You could also try making your own, like this guy. If I had any kind of ability at practical stuff like that, I'd be tempted to give it a go. Free is always good value, after all.

  3. hey slidey sorry it took me so long to get back to you on your question... i've kinda been neglectingg this so i am going to do a whole bunch of updates. umm okaces to train, i believe in terrehaute, there is McVicker, he's a pretty good guy to hit up, my coach i believe has a coach in near south bend named corral. and as of the other place i dont know what it is.. were you talking about indianapolis? caique is a great instructor if you can get to his actual classes, im not sure about his other instructors though... if you're going to be in indianapolis you are more than welcome to come train with us!!! my coach loves having new people come and train with us!

    by the way what belt are you?

  4. No worries, I'm not going to be in the US for at least a year, probably two, so plenty of time for me to gather up BJJ research. ;)

    Cheers for the info on South Bend and Terre Haute: very cool that there is training available there, as I'd assumed I'd have to travel round the state or something. My father has an old friend in South Bend, who I definitely want to drop in on (if only for the cakes: damn good cook, from what I remember of my childhood!).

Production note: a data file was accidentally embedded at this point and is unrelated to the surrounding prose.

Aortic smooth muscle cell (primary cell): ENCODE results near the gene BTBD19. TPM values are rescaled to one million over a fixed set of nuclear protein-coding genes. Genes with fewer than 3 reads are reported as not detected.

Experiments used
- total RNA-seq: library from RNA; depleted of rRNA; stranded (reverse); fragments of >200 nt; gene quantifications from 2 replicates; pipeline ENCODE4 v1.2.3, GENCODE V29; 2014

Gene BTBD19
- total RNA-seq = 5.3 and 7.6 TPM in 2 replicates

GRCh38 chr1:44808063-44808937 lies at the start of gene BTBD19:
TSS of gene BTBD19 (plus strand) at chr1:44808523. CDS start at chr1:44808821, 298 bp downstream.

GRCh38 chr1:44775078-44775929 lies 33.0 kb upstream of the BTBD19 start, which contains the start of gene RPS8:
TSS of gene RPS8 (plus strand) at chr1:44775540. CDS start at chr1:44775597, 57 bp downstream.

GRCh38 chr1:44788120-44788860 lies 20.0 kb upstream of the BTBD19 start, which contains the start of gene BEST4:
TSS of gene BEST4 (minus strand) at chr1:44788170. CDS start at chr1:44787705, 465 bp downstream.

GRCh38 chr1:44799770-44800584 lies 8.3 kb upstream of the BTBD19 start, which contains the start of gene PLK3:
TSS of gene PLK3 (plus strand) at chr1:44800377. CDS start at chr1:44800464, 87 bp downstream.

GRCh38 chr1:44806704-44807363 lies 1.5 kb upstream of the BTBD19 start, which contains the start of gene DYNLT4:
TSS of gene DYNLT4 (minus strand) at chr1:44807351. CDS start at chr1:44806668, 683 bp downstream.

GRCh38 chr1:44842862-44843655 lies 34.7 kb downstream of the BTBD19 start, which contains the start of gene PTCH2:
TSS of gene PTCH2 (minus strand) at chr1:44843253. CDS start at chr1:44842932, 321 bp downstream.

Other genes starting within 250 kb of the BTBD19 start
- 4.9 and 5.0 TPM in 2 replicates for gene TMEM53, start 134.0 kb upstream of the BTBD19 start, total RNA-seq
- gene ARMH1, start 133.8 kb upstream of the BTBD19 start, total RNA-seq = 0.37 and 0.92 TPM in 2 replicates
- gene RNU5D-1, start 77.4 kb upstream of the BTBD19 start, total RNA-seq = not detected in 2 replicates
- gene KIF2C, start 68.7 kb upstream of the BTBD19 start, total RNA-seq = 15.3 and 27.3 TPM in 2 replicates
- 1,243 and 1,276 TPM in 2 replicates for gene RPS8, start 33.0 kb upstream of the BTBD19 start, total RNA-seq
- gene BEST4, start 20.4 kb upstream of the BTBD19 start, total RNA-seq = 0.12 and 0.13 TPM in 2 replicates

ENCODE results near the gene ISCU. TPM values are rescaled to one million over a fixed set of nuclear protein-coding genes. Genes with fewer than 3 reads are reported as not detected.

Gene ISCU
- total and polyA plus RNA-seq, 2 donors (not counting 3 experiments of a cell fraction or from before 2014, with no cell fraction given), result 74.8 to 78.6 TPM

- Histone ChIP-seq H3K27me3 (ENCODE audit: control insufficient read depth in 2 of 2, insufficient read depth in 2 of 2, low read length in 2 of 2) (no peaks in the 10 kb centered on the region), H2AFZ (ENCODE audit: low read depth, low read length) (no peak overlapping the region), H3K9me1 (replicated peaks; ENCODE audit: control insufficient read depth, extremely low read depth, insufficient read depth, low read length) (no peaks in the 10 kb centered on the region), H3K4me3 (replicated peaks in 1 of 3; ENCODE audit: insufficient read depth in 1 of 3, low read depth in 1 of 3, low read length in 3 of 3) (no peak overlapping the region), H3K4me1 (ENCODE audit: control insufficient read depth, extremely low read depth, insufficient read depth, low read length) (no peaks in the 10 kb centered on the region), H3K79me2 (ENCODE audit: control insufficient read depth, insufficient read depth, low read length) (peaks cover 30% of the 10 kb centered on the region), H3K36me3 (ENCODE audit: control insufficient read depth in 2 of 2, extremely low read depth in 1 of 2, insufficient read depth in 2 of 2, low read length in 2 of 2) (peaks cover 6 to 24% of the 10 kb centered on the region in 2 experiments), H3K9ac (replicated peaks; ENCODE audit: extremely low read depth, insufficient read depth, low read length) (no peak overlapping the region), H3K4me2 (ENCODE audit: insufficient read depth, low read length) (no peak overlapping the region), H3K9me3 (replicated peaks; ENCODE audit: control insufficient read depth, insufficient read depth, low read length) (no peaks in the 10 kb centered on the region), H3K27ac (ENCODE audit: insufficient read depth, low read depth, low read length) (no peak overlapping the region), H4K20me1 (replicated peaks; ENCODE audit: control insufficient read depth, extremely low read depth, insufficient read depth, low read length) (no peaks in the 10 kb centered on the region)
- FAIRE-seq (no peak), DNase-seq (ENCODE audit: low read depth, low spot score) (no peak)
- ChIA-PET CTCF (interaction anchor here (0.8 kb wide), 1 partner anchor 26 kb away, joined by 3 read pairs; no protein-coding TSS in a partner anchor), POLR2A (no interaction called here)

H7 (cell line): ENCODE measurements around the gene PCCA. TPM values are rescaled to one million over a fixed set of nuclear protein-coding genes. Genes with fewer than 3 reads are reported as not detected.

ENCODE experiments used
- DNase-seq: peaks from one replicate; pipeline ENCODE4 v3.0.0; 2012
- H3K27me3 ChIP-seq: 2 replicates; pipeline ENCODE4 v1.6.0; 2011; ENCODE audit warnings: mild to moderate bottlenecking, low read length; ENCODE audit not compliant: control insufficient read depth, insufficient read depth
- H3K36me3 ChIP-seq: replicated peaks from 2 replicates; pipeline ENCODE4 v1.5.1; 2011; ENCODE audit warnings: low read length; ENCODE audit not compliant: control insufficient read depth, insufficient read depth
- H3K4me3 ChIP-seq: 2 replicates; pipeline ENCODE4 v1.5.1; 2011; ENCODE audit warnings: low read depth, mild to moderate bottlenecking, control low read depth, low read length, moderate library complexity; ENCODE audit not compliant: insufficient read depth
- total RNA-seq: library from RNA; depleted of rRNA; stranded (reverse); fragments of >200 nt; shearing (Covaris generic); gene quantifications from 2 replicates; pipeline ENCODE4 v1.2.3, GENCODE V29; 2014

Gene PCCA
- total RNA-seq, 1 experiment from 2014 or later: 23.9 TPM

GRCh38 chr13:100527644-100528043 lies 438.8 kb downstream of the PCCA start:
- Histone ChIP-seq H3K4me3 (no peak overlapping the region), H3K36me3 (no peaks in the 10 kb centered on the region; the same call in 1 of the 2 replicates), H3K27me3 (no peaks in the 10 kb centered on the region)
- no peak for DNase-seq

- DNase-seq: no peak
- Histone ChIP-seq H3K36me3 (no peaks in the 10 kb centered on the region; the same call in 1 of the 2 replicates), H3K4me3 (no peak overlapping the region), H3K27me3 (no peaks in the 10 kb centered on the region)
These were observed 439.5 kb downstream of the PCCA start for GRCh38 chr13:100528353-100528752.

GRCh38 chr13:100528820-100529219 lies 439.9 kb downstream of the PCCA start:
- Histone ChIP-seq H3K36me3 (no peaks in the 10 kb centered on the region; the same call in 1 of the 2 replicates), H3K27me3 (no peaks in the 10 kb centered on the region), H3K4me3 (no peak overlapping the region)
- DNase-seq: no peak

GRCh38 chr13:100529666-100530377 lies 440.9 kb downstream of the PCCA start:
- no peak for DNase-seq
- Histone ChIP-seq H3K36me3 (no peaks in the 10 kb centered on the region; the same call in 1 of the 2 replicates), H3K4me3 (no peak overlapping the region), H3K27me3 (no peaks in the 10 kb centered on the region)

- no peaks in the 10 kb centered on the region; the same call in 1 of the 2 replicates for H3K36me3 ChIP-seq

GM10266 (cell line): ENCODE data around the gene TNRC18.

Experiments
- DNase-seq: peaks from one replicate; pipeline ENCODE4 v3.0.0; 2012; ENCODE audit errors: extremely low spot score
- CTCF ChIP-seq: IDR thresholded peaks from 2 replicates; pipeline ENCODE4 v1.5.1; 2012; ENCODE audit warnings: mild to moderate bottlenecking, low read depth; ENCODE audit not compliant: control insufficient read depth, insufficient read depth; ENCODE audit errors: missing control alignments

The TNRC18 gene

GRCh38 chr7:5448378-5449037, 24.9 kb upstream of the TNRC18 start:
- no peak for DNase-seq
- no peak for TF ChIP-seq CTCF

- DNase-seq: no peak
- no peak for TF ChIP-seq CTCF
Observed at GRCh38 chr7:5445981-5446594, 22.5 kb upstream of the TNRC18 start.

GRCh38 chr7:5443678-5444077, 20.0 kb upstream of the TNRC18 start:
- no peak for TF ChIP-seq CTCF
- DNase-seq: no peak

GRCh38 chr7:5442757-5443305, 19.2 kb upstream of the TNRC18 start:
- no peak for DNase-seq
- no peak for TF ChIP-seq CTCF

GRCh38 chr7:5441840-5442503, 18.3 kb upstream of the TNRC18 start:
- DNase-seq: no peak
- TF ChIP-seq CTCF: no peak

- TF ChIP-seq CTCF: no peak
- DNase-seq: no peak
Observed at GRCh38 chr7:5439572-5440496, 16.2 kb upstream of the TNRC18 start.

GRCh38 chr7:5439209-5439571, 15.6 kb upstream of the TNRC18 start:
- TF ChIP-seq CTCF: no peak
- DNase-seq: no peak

It was just those two places, or did you mean IIRC? As thats just geekspeak for 'if I recall correctly'. Though it would be cool to drop in on Indianapolis if its reachable by public transport: I'd kinda given up hope on reaching most places by bus/train, as I keep being told how the US is a nation of car drivers. I neither own a car nor know how to drive one, so its going to have to be buses for me.

  5. Oh, and almost forgot to mention: I'm a low-level blue, having got it recently back in Feb 2008.

  6. indianapolis is the capital of the state, you should definately be able to get a train ride there. and yes, in america we like our cars, alot... i am a blue belt as well! i got mine in december, and i have a belt test on saturday to see if i can get any stripes...